European Leagues are hopeful Uefa will drop plans to give special treatment to clubs based on historic performance.
They expect to find "common ground" with European football's governing body, a meeting of the leagues' general assembly heard on Friday.
Uefa's executive committee is next month expected to confirm a new Champions League format from 2024.
"We have had very good dialogue with Uefa," said Claus Thomsen, chairman of the European Leagues' management board.
Uefa agreed plans for a revamped 36-team tournament in April last year, one day after 12 clubs formed a now-cancelled 'European Super League'.
The new proposals would allow two teams, who fail to qualify through their domestic leagues, entry to the Champions League based on a five-year 'Uefa club co-efficient'.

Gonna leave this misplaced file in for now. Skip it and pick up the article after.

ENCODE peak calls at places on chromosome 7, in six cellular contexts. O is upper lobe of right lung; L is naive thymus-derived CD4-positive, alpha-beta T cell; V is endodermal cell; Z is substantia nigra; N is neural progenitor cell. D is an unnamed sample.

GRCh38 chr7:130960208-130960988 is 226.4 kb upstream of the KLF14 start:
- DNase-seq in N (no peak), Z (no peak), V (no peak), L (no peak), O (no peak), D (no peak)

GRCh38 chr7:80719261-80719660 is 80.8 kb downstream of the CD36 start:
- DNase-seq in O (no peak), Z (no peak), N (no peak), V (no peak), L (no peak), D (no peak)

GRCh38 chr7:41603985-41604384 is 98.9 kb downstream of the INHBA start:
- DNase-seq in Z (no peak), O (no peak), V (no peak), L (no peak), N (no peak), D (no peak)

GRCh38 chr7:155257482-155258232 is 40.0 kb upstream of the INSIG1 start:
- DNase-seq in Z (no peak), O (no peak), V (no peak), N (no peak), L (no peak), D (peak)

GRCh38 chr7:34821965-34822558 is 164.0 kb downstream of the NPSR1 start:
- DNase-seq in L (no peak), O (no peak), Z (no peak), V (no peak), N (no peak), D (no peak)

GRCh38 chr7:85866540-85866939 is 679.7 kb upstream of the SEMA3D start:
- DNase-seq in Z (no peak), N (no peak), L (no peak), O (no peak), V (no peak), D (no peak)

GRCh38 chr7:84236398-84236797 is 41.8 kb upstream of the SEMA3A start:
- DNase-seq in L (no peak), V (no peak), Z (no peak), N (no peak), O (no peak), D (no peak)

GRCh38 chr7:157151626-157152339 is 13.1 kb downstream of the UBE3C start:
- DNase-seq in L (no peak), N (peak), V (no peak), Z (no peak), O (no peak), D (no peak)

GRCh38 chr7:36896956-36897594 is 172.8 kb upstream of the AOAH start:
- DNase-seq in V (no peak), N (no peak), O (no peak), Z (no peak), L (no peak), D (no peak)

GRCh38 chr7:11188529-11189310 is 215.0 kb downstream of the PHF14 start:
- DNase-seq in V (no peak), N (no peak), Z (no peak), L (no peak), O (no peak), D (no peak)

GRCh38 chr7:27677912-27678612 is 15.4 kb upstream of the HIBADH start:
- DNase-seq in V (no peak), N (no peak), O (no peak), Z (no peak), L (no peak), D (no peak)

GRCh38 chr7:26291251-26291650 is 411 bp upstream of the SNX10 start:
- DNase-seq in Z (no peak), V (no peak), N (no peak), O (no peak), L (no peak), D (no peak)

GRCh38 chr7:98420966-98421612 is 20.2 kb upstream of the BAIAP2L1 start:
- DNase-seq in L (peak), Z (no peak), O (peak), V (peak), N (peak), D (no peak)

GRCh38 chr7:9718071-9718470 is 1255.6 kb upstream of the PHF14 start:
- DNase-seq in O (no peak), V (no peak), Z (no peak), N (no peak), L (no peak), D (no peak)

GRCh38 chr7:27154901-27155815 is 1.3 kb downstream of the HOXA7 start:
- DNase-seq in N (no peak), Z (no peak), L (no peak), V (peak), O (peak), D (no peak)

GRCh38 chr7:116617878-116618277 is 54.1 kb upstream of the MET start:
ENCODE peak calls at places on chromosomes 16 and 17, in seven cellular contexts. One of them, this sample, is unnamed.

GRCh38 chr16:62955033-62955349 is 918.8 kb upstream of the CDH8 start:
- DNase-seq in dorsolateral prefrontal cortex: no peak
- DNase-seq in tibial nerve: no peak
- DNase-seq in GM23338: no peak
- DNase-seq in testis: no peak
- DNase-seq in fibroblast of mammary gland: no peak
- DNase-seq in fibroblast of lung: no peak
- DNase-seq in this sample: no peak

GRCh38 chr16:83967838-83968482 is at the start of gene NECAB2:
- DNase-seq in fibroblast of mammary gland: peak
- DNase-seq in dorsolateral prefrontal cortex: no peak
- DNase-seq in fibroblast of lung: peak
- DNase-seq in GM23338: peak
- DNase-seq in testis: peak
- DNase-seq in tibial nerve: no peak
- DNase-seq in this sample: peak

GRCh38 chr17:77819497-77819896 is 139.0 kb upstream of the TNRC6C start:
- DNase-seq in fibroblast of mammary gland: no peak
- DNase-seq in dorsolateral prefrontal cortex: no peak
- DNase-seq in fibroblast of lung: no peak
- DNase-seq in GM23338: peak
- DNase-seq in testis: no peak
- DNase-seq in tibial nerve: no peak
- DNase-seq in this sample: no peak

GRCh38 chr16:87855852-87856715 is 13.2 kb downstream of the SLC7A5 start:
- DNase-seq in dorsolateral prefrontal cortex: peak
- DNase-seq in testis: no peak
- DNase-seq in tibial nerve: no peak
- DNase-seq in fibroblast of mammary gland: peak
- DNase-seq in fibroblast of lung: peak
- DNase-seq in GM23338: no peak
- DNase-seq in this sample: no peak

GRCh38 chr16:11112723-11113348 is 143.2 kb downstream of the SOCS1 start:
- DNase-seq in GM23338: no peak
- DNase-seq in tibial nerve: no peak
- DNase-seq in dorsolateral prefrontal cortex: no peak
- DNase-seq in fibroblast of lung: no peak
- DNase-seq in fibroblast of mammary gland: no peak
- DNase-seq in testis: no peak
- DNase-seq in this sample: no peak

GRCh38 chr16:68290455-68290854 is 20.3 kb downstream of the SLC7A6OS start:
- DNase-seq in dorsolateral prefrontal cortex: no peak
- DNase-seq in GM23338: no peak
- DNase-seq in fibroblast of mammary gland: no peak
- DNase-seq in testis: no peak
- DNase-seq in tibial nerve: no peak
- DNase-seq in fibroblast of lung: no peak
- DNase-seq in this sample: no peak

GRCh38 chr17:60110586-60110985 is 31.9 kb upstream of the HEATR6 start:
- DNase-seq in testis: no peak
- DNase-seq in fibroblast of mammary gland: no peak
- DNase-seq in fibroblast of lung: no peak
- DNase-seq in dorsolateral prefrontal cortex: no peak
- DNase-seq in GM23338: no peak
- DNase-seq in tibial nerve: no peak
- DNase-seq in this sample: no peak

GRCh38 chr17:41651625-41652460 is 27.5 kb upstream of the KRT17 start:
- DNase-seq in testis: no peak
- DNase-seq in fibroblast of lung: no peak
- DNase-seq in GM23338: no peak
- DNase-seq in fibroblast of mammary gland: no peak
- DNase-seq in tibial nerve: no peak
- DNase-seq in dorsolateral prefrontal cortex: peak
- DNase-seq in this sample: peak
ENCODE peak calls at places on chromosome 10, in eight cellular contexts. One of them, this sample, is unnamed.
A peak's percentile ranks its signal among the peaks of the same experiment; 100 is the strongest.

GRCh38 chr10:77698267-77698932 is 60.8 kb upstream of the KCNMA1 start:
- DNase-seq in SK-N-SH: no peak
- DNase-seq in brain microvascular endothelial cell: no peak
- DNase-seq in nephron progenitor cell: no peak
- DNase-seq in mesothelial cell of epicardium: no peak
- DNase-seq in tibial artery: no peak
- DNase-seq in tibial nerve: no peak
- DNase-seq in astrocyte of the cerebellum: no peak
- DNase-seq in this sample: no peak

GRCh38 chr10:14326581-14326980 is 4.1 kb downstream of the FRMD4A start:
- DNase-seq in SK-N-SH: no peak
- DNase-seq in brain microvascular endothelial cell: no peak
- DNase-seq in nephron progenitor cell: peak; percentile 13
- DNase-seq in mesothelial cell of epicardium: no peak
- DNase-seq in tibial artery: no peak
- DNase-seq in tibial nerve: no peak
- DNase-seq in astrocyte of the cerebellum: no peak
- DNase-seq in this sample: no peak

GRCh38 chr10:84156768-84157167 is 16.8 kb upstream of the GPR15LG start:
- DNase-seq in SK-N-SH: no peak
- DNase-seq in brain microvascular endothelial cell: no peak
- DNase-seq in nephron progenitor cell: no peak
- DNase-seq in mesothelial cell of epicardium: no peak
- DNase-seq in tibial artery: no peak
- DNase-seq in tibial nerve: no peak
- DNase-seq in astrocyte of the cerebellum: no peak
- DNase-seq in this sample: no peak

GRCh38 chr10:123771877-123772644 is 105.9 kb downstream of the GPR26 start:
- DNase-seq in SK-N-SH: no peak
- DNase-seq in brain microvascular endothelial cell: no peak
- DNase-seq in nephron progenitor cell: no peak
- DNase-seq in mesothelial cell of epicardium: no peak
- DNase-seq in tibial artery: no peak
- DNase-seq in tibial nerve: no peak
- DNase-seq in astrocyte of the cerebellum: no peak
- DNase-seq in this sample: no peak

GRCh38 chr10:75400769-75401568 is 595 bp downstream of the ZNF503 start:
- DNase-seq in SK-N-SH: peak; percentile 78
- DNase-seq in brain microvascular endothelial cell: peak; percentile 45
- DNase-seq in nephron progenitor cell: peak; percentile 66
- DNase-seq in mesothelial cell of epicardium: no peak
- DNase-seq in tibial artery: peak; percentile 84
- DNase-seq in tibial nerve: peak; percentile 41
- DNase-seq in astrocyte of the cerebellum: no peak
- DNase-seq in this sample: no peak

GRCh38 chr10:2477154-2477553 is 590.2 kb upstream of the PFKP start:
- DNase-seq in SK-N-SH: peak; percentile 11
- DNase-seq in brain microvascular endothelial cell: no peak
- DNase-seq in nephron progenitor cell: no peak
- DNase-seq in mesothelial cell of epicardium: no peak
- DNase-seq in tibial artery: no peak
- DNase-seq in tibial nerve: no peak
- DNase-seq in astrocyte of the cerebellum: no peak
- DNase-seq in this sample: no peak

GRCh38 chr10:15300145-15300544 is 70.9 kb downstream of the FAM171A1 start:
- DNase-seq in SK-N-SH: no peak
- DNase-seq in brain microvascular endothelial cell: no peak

Critics say this favours the traditionally 'bigger' clubs and gives them a safety net if they perform poorly in a season.
But Thomsen added: "I think we will find common ground on this.
"Our expectation is that Uefa also has the position of sporting merit being at the core of European and domestic competitions."
Earlier this month, the Football Supporters' Association's Premier League Network labelled Uefa's scheme "a return to the discredited idea of a European Super League".
"We call on Uefa to demonstrate that it acts in the interests of the wider football community and its supporters, not just the interests of the few rich investors and state-owned clubs that, less than a year ago, tried to destroy the European football family," it said.
Uefa's executive committee will consider the plans when it meets in Vienna on 10 May.